Maggie had a poetic verse that she always kept in a frame in our family room. I believe the source is “anonymous,” but it always gave me comfort after Maggie died. I can’t recall if I shared it with you in earlier posts. If I did, I apologize. I recall it now because it speaks so perfectly to how I feel:
One of my daughters and her two sons were here yesterday to celebrate Maggie’s birthday. Every year since Maggie died, the four of us go to a steam near my house and place four blue carnations (Maggie’s favorite flower and color) in the water and watch them float out of sight. I love it.
I did want to return to my last post and continue with what happened after the doctors told Maggie and me that our son, Mike, had limited choices to extend his life. I also wanted to point out that although Mike was now 22 years old and enrolled in a post high school training program for the blind in a neighboring state, he was not functioning at his age level. The repeated surgeries and radiation treatments to his brain throughout his life did affect him. Although 22, he was probably functioning more as a 13 or 14 year old.
There were no longer any realistic hopes that Mike would survive his current condition. Both shunts would continue to clog, making it impossible for his body to drain the fluid from his brain. The cranial reservoir could only prolong his life for a matter of months before an infection would definitely occur and, according to the doctors, would cause Mike significant pain.
As born and raised Catholics, Maggie and I were always taught that all life is sacred and one should never give up on the possibility that God could intervene. In fact, from the time I was ten years old and all through high school, I wanted to become a priest; that’s how steeped in Catholicism I was. However, Maggie and I had already decided that this idea of holding on, hoping and praying for a miracle, didn’t make much sense. Maybe that’s giving up or maybe it’s just facing reality. Anyway, it wasn’t our decision to make; it was Mike’s. And we would honor whatever he chose.
The 45 minute ride home from the hospital was quiet. Mike was asleep in the back seat of the car, exhausted from all the tests he endured. Maggie and I remained in a daze. We were lost in our thoughts and weren’t sure how soundly Mike was sleeping. He hadn’t been told about the results of the testing and seemed too tired to ask any questions about the results. We didn't want him to find out half asleep, speeding down a highway. So, we all rode home without a word spoken – Mike slept, Maggie stared out the window, and I simply focused on the traffic surrounding me.
After we arrived home, Mike went straight to bed and was asleep within a few minutes. Maggie and I went to the kitchen, where she made a pot of coffee and poured a cup for each of us. We sat at the kitchen table staring straight ahead, hesitant to begin the conversation neither of us wanted to have. A long time seemed to pass, although it was probably only a couple minutes, when Maggie placed her hand on mine. Then, turning her head to me, she clasped both of my hands and with quivering lips, broke the silence, “How do we tell him?”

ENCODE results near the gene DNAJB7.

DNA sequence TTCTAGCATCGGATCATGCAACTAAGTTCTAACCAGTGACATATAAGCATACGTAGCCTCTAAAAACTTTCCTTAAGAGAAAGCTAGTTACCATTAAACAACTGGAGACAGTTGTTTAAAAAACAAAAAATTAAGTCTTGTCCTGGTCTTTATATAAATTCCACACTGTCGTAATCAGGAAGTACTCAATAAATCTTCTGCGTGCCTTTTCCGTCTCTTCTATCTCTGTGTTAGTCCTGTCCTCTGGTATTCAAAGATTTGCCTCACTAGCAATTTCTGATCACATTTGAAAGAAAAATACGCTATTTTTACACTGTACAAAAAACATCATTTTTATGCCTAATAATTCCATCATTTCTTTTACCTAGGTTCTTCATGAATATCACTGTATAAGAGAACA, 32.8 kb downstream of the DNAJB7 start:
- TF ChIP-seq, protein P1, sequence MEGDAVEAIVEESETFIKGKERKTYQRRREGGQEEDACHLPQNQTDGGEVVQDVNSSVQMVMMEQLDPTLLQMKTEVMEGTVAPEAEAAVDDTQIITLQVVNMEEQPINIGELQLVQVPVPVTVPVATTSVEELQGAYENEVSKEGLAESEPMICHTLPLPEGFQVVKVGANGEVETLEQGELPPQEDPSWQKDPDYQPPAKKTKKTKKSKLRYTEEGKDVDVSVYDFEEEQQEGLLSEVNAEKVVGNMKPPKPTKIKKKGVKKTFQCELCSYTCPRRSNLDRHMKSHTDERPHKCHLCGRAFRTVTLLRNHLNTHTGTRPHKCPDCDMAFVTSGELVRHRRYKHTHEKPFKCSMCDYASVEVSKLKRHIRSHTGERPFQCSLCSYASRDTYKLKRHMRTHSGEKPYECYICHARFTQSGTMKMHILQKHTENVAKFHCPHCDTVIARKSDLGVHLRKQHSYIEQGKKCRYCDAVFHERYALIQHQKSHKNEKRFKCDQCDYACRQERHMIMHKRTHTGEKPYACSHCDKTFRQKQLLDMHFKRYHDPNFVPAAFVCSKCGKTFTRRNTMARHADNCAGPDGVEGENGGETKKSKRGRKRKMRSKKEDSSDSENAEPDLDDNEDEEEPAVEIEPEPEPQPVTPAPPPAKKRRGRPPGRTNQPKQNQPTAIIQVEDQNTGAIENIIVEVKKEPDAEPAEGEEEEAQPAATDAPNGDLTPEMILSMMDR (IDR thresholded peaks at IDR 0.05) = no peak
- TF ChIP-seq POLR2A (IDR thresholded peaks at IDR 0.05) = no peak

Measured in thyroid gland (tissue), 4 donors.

I didn’t know how to answer that. It was such a simple question, yet I didn’t want to think about it. “You’re dying Mike. And there’s nothing more we can do.” That’s the stupid answer that kept racing through my mind. How do you tell your son that it’s over; that your mom and I are helpless, and that you have to decide how your life will end?
I turned my head from Maggie’s eyes, afraid of the emptiness I might see. Staring down at the table, I muttered, “I don’t know. Maggie, I don’t know what to say to him. I’m not sure that I can tell him the truth - that he’s going to die soon. I…I don’t know that I can be that honest. I’m afraid.”
Maggie squeezed my hands tighter, “Do you think he already knows?” I mean, don’t you think that at some level he knows that it’s different this time. This past year’s been terrible. His headaches have been more frequent and far more severe.”
I slowly pulled my hands to my face and burying them in my palms I mumbled, “Maybe you’re right. But if he doesn’t, this is going to scare the hell out of him. I don’t want his final days filled with fear. Maybe we can give him a little hope? I don’t mean lie to him. Just not tell him that he’s definitely going to die.”
Maggie agreed and we spent the next few minutes agonizing over the details: What exactly should be said? Who should be the one to tell Mike? When and where should this happen? When do we tell our other children and what part should they play in this? And so many other questions.
This was one of the most difficult conversations Maggie and I ever had with each other and we didn’t necessarily agree on the fine points of all the issues. However, we both agreed that we would wait at least one more day.
Mike had gone through enough in the past 48 hours.